One of the highest courts in the UK has turned down an appeal against the imposition of the Named Persons regime in Scotland.
The Inner House Court of Session in Edinburgh has refused to allow the ‘No to Named Persons’ (NO2NP) campaign to appeal against a ruling last year by Lord Pentland.
In January 2014, the Scottish peer overruled a petition by the campaign group, which asked for a judicial review of the controversial Named Persons scheme. NO2NP and its many supporters — of all faiths and none — claimed the plans were in breach of human rights, undermined parents and contravened data protection laws.
However, Lord Pentland claimed the plans did not breach human rights or data protection. Campaigners, such as charity CARE for Scotland, appealed against the judgement, but earlier this year the Inner House Court of Session in Edinburgh refused the appeal.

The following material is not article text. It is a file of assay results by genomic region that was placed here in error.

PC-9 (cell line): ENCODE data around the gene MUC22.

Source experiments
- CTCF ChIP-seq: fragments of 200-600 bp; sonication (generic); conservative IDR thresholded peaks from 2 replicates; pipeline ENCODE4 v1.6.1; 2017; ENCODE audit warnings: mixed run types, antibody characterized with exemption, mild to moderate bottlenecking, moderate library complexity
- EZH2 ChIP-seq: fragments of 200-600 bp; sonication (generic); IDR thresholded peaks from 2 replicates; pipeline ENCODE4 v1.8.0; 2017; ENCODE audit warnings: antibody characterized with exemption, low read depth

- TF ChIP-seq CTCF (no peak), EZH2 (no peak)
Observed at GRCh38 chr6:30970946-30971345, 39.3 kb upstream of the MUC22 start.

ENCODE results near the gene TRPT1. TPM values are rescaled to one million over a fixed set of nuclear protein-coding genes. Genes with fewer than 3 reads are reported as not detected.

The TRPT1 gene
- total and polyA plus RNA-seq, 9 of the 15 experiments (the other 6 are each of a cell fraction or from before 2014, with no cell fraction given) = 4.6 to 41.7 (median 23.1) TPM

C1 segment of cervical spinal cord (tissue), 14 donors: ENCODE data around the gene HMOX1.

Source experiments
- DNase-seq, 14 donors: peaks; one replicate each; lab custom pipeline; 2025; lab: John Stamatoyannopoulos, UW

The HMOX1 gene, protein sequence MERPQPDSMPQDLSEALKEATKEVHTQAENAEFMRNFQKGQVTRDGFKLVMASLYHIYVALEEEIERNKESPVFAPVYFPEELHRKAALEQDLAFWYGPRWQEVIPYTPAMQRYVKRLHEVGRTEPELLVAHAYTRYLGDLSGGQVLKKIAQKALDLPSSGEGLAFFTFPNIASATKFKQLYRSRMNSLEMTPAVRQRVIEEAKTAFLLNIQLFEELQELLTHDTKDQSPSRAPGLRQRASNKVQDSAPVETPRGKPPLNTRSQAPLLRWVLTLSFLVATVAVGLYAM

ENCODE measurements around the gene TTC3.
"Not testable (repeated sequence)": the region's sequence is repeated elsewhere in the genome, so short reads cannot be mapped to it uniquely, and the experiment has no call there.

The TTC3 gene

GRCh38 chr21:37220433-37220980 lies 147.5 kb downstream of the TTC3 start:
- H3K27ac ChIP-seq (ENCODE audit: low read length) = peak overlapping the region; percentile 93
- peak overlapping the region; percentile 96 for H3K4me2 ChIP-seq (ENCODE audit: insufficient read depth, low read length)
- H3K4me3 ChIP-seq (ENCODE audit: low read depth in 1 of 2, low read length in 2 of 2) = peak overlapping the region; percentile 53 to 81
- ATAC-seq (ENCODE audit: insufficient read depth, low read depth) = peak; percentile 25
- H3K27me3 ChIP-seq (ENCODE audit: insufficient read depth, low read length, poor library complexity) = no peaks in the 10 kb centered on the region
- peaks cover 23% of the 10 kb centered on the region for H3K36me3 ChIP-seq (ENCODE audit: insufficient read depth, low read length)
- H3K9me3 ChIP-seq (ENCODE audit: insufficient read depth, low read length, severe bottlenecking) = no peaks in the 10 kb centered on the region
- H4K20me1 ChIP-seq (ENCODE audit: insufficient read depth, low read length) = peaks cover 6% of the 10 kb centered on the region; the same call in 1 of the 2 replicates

The judges did find that the four charities involved in the appeal — of which CARE for Scotland was one — did have standing to challenge the legislation, but upheld Lord Pentland’s findings.
Dr Gordon Macdonald, parliamentary officer for CARE for Scotland, said, ‘We are extremely disappointed by the court’s ruling. In recent months, the Scottish government’s misguided state guardian plans have been strongly criticised by the police, teachers, academics and prominent lawyers.
‘Once you emerge from the murky depths of the Scottish government’s guide to how the guardian scheme will work, it is clear these plans are overly complicated and completely unworkable’.
He said that the campaigners were convinced that, under the proposals, data protection laws and human rights laws will be breached, which he said was completely unacceptable.
Dr Gordon Macdonald said, ‘These draconian measures may come from a place of good intentions, but their consequences for the social fabric of our nation will be disastrous. The notion that a teacher, healthcare professional or some other agent of the state might be better placed than mums and dads to look after young people is absurd’.